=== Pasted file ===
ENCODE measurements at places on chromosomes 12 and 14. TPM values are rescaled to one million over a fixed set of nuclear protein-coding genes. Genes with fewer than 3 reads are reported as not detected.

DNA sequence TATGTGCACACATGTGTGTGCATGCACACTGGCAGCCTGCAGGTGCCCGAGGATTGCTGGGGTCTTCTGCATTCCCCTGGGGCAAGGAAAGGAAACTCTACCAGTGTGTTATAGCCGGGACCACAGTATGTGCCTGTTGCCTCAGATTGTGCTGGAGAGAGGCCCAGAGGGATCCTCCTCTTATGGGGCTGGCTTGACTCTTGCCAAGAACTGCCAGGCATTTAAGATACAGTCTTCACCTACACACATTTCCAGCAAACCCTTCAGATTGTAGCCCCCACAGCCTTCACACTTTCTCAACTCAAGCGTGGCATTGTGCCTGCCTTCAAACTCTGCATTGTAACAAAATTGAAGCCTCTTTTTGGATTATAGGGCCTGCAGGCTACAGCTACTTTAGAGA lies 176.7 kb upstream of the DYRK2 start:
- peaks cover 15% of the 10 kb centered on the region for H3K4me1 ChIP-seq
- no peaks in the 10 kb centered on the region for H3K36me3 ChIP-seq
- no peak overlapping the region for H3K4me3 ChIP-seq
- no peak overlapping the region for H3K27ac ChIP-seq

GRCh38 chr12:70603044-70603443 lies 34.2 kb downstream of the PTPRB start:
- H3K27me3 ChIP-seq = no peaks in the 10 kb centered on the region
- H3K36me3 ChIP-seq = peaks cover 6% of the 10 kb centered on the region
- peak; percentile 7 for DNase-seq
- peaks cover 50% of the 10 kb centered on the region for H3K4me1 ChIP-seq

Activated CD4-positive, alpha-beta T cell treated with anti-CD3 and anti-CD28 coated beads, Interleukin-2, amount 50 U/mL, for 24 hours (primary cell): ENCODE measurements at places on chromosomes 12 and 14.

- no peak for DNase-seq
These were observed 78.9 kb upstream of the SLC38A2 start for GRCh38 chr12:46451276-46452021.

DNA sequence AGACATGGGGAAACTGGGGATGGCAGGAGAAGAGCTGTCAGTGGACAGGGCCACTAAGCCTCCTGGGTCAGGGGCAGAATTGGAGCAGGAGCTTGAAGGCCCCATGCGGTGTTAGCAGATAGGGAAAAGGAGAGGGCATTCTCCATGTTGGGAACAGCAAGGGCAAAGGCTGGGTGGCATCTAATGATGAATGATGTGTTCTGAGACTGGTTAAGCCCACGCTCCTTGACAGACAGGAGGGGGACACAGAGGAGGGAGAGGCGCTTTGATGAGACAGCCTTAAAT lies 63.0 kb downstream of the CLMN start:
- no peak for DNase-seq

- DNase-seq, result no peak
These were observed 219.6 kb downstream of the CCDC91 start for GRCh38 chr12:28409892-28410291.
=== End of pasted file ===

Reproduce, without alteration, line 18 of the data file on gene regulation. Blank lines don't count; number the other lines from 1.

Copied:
These were observed 219.6 kb downstream of the CCDC91 start for GRCh38 chr12:28409892-28410291.